My kids and I went grocery shopping at H-E-B last week, as usual. While we were there, I also saw evidence of the grocery chain’s efforts to improve children’s literacy.
H-E-B’s Read 3 program uses the store’s marketing power to spread the message to parents of preschoolers: Read to your kids at least three times a week, and they will be better prepared to learn once they reach kindergarten. They will start to recognize letters and will build their vocabulary. They will pick up classroom skills and social skills.
Between the produce section and the deli, I saw a tempting display of board books for only $1 each. Having children’s books for sale at the grocery store is a great idea. We are lucky to live near several bookstores (The Twig, Barnes & Noble, etc.), but sometimes there’s not enough time in the day to go grocery shopping and go to the bookstore. Besides, some parts of town have no bookstores.
Just past the checkout, I saw a basket for book donations. In a partnership with SAReads, H-E-B is trying to collect one million used children’s books by the end of the year; organizations can apply for books to distribute at their own literacy events.
On our way back to the car, my kids took turns on the Buddy Bucks machine. My daughter had a couple of lucky spins.
The H-E-B Read 3 program goes beyond what I saw at my local store:
- Opening literacy centers in several stores. “H-E-B opens two Southside literacy centers”, Marissa Villa, San Antonio Express-News, November 7, 2012.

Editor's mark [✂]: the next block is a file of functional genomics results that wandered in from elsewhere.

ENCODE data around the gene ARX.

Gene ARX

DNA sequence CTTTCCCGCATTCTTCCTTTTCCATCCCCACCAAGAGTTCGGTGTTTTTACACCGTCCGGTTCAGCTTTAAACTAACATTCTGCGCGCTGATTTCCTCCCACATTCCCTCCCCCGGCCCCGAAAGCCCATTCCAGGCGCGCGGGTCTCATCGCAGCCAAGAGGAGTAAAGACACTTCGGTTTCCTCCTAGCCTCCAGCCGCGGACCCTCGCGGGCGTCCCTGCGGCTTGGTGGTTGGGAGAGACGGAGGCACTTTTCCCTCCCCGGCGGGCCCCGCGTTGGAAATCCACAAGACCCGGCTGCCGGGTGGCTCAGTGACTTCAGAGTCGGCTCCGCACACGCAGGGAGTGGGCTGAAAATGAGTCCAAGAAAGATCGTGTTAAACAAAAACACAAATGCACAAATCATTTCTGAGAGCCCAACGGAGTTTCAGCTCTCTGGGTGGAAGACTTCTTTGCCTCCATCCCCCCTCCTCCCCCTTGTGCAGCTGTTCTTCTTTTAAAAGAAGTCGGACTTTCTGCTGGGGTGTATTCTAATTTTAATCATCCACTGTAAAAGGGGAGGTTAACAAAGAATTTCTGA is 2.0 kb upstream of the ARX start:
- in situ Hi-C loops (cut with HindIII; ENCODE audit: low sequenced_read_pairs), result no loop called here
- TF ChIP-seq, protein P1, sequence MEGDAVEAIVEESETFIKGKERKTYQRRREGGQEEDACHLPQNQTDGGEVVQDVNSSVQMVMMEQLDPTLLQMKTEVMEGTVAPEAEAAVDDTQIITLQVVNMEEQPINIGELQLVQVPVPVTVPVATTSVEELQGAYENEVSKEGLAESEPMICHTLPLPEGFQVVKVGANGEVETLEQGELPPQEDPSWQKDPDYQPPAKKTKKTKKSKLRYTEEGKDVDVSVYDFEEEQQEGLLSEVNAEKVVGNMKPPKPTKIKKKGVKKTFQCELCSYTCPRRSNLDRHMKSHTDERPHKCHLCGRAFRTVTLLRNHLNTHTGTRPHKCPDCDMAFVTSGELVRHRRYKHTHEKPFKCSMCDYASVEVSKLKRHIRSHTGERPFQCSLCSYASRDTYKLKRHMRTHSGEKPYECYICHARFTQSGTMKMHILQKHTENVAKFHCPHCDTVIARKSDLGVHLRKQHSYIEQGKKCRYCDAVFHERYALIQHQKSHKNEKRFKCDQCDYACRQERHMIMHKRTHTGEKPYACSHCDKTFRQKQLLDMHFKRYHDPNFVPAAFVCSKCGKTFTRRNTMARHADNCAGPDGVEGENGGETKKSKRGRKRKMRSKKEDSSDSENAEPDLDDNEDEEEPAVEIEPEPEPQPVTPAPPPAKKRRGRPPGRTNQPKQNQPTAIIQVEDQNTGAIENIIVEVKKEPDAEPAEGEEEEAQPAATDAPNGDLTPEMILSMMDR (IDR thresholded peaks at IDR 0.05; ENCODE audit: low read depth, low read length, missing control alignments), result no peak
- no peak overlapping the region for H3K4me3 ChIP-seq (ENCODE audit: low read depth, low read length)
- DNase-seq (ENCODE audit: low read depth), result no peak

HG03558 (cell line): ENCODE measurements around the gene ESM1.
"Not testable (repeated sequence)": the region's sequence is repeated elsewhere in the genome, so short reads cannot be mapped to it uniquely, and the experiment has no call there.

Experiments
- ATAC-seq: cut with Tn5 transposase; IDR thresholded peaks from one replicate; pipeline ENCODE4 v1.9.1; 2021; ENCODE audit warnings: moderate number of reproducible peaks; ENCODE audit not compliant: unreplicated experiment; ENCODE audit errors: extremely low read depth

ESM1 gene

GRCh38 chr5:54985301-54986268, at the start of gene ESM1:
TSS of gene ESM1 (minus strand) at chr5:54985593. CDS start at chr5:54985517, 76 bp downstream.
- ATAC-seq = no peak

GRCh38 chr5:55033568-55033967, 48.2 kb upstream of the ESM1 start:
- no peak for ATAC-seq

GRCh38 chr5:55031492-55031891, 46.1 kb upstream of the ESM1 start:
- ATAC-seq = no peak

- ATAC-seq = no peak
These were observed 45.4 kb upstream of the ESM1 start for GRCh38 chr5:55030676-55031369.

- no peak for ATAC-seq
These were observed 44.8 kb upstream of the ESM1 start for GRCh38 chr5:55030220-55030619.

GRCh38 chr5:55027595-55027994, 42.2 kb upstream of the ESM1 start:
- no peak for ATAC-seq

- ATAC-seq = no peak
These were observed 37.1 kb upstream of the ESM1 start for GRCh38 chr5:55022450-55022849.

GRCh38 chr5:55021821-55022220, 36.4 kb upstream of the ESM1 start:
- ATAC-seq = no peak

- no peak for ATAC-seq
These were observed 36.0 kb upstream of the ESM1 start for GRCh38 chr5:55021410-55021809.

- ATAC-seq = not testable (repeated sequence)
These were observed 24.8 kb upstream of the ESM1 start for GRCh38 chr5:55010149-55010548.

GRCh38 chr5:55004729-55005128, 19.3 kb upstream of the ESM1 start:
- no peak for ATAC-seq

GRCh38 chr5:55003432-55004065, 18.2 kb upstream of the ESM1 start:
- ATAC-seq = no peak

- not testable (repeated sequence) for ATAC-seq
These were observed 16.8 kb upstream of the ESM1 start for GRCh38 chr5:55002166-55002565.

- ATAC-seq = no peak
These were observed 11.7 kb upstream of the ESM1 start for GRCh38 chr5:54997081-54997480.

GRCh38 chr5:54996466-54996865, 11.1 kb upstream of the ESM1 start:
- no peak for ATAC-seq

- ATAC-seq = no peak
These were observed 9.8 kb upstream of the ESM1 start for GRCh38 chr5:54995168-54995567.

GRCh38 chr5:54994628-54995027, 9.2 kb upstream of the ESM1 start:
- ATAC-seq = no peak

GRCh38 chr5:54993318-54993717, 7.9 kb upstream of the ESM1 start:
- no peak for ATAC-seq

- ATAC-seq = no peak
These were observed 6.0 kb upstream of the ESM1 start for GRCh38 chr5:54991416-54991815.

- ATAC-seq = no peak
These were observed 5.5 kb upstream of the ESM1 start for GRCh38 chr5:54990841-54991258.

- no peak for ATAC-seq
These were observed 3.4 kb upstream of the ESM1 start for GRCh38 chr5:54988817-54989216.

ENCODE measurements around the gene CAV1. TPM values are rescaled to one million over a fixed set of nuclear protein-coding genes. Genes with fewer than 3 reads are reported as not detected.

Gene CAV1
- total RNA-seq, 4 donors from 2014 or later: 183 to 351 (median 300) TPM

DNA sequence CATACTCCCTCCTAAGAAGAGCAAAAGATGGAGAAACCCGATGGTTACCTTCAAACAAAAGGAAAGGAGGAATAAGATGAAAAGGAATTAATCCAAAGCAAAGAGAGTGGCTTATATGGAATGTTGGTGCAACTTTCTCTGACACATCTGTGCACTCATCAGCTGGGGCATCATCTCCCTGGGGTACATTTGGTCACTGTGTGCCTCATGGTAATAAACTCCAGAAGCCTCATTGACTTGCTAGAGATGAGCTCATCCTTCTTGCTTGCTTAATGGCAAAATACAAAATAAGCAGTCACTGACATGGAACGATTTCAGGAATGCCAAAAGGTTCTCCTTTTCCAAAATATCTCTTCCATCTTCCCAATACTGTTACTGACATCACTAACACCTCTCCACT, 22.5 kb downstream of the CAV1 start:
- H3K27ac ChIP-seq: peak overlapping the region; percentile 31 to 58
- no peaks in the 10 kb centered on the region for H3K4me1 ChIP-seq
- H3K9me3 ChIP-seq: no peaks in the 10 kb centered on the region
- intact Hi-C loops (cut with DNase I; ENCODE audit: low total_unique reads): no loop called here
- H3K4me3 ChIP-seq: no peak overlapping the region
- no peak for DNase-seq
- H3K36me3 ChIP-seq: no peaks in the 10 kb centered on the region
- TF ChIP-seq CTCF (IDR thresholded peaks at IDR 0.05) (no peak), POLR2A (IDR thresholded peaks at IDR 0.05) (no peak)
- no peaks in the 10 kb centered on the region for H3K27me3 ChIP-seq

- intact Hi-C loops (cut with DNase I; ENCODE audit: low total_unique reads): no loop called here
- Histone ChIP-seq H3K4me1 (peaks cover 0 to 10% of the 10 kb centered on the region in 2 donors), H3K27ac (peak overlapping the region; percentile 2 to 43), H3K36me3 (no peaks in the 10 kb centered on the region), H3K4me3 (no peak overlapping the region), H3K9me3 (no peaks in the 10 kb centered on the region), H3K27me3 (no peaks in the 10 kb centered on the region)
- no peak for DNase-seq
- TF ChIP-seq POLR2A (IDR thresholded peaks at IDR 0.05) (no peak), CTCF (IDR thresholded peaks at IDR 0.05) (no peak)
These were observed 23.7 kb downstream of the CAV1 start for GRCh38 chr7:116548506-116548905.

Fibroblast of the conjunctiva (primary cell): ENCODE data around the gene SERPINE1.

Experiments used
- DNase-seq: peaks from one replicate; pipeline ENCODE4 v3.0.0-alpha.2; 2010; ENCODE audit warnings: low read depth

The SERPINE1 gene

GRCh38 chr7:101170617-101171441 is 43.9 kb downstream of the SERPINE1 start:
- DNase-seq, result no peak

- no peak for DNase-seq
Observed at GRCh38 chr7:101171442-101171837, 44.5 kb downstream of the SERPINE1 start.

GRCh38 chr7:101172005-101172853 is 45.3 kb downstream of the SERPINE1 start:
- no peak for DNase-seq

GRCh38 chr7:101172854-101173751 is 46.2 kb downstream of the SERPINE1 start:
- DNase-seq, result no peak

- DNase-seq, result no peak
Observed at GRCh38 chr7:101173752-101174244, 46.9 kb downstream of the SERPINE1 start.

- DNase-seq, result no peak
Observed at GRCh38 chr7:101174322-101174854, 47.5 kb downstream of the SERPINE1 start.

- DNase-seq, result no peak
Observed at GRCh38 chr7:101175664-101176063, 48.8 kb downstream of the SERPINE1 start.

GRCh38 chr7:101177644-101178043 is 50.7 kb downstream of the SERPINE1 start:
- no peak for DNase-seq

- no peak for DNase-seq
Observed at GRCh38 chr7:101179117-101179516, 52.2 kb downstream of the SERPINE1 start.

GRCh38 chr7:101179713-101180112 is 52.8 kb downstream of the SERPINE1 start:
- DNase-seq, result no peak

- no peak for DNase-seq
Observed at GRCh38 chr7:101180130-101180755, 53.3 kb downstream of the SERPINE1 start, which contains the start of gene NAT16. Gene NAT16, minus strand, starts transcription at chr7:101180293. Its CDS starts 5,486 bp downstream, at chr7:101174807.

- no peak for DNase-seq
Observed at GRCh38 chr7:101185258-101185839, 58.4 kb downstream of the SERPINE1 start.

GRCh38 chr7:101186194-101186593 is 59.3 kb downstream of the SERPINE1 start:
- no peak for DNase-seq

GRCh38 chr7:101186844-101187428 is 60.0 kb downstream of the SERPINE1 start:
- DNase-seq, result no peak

- Conducting reading workshops for families. “H-E-B fills pre-school reading gap with Read 3 Family Literacy program”, Christi Fish, UTSA Today, May 25, 2012.
- Promoting the H-E-Buddy Book of the Month
- Book giveaways with Meal Deals and Combo Loco promotions; we bought the “1 2 3 Sí!” book last year
- Printable sheets for an in-store scavenger hunt that encourages kids to read while shopping
- The H-E-Buddy Summer Reading Club: read ten books and get an H-E-Buddy T-shirt
For a summary of Read 3 initiatives, see “H-E-B encouraging parents to read to preschoolers”, San Antonio Business Journal, September 6, 2011.
There are several things I like about the Read 3 program. First, there is real evidence of the program in my local H-E-B store. Also, the program plays to H-E-B’s strengths as a chain that reaches into every geographic and socioeconomic pocket in the region. Most of all, the program depends on the power of cumulative small changes — making books easier and cheaper for busy families to access every day. Real change means new habits: making small changes stick, making good choices easy. Read 3 has the potential to make that happen.